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F1 know-how comes to display cabinet design

AerofoilBannerUK: The aerodynamic technology used in the design of Formula 1 racing cars is being harnessed in a device to reduce the energy consumed by supermarket refrigerated display cabinets.

Williams Advanced Engineering, the technology and engineering services business of the Williams Group, has collaborated with UK company Aerofoil Energy to develop a new aerodynamic shelf strip to reduce cold air spillage from multideck cabinets.

While the door/no-door debate continues amongst the major supermarkets, it is widely recognised that refrigerated display cabinets can be large consumers of energy. Cheshire-based Aerofoil Energy maintains that 60-70% of the total energy used by any multideck is lost through the open front. This, the company says, makes multidecks expensive to run and leads to cold aisle syndrome.

Aerofoil Energy and Williams are developing the new retrofittable aerofoil system that attaches onto each refrigerator shelf to keep more of the cool air inside the refrigerator cabinet. Williams’ Advanced Engineering division is using computational fluid dynamics to model and simulate new designs before testing them at the Williams factory in Oxfordshire.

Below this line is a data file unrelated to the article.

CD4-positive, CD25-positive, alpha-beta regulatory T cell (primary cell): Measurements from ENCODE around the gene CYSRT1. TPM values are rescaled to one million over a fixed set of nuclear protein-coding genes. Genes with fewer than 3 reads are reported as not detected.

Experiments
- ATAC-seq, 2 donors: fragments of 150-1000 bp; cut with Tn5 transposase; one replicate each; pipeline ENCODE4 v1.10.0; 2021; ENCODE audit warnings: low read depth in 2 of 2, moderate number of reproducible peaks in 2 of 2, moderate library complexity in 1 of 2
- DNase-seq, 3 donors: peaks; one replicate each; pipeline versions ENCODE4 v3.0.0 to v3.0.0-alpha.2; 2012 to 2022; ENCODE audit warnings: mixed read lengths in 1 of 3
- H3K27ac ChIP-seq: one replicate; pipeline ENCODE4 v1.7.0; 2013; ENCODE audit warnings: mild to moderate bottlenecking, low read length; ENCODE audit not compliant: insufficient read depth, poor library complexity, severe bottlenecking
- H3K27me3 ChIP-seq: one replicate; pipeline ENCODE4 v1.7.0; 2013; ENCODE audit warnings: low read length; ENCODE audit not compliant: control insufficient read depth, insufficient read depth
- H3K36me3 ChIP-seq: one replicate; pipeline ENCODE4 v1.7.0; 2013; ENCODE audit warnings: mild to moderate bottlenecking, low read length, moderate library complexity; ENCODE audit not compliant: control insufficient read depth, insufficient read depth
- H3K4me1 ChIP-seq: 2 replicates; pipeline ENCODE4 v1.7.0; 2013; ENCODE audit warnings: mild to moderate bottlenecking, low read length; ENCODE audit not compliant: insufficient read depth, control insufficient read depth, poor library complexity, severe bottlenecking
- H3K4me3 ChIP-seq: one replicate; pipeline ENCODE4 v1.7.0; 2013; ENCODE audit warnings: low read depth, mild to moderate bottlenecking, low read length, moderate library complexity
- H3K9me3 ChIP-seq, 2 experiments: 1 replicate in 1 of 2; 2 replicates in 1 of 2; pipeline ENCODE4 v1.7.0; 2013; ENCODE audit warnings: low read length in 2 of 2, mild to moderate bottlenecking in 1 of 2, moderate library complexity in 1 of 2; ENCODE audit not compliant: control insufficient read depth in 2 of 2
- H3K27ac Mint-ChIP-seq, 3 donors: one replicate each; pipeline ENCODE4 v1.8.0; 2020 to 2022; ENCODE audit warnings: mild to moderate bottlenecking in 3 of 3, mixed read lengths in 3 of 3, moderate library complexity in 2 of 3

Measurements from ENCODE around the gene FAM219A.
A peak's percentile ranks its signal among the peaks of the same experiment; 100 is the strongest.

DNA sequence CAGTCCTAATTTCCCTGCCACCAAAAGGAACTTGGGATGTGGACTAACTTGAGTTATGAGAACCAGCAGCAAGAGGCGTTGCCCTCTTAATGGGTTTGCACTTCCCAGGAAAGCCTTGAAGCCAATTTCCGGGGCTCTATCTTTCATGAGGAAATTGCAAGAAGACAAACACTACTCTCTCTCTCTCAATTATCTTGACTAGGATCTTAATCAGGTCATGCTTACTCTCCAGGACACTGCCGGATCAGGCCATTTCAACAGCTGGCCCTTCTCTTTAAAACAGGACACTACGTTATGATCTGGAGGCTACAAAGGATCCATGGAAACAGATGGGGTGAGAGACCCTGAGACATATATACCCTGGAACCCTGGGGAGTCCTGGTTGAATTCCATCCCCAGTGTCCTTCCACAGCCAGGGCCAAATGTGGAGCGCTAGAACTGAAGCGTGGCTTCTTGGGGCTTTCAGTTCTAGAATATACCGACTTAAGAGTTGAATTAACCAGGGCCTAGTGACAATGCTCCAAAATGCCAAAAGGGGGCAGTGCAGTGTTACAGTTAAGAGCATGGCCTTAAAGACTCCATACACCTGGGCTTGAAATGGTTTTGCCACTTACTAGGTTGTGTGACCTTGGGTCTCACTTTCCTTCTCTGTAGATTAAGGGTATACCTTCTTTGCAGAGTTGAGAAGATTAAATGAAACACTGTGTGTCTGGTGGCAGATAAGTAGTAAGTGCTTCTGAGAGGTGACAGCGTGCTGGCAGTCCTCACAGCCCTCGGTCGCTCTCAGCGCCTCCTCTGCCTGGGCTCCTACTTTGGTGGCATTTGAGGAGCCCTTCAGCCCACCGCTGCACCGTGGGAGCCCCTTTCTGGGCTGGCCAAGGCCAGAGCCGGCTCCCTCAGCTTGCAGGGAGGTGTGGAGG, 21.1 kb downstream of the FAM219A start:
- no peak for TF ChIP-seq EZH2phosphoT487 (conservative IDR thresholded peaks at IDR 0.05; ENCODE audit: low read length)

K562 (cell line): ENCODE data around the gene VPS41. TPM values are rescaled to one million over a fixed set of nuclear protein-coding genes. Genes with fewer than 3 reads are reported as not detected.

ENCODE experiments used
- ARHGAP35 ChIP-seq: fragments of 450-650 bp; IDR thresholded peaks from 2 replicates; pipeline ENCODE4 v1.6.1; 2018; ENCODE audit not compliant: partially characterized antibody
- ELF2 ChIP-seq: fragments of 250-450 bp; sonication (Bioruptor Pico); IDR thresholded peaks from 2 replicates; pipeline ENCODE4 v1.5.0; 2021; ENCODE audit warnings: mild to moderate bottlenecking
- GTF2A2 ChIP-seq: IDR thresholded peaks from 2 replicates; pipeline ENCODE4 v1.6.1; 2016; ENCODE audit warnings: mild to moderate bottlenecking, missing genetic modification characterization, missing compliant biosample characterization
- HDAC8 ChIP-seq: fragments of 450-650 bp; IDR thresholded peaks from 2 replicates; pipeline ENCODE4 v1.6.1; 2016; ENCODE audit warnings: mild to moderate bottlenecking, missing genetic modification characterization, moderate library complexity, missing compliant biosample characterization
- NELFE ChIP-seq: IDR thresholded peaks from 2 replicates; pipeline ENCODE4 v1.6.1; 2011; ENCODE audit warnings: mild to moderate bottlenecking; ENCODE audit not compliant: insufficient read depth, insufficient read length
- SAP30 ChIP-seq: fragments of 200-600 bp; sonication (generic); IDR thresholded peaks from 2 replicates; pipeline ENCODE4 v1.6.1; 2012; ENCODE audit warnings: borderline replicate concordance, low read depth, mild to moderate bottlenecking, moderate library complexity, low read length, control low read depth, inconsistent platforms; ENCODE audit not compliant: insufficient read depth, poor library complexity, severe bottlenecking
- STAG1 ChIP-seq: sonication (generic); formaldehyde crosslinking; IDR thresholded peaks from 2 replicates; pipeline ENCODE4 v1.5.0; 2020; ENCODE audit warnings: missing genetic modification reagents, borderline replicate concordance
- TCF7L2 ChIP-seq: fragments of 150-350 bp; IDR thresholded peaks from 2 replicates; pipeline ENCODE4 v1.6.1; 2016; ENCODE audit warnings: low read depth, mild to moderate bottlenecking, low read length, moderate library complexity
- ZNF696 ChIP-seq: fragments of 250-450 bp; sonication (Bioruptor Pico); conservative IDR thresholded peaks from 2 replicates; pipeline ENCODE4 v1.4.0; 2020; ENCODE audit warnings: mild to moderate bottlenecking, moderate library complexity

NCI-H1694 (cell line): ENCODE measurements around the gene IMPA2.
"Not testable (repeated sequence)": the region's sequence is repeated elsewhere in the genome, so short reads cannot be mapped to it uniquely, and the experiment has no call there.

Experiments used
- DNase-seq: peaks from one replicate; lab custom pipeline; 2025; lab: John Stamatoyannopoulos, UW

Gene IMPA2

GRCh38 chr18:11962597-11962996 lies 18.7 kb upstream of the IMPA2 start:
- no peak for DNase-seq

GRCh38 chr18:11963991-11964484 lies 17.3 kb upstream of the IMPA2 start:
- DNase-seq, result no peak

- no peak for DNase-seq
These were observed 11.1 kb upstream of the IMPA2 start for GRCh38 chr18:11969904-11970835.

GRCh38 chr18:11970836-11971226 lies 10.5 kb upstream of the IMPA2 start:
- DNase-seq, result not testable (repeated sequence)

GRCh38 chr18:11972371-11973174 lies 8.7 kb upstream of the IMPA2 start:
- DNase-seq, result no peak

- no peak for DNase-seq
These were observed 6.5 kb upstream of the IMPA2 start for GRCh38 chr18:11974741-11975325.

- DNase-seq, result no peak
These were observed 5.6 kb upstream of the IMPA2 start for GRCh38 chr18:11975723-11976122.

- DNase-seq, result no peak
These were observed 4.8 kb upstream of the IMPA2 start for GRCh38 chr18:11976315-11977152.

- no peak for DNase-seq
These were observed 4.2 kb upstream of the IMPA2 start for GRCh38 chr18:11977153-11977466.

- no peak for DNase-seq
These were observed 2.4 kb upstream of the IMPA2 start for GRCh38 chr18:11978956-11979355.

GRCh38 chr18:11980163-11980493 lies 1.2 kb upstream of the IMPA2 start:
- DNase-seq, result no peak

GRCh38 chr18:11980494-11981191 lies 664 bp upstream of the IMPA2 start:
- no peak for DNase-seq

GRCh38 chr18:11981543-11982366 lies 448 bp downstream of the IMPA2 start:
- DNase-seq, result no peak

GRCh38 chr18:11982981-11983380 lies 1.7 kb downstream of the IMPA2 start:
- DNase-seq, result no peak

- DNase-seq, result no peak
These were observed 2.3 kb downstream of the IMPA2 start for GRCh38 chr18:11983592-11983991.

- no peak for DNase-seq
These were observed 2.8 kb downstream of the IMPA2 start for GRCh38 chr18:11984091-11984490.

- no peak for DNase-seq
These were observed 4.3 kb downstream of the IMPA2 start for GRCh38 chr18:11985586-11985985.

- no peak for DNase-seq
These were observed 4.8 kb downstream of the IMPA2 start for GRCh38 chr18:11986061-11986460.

The new aerofoil device is simply clipped on to the shelf front

A number of supermarkets are said to be evaluating the aerofoil technology with promising results. Sainsbury’s has been testing the product at a number of its stores as part of its 20×20 sustainability plan to reduce carbon emissions by 30% by 2020. 

John Skelton, head of refrigeration at Sainsbury’s PLC, said: “‘We’re proud to be giving our fridges a turbo boost with this fantastic aerodynamic technology. Aerofoils help the airflow around Formula 1 cars and can improve their performance – and that’s exactly how they help the fridges in our stores, by keeping the cold air in. This Formula 1 inspired innovation has already shown it can cut carbon produced by major refrigerators.”

Craig Wilson, managing director of Williams Advanced Engineering, added; “Williams Advanced Engineering’s mantra is to take the best of Formula 1 technology and knowhow and work with a range of industries to help improve their products and services. Much of our work focuses on improving energy efficiency and the collaboration with Aerofoil Energy is a perfect example of how Formula 1 innovations can have a tangible benefit to ordinary people and the environment. This technology has global potential and the savings in operational costs and emissions are extremely promising.”

The clean simple design is easy to clean and simply clips on to existing shelves. Previous CFD modelling has indicated energy savings of 23% and independent testing to EN EN23953:2005 by RD&T, Bristol, showed 17% energy savings.

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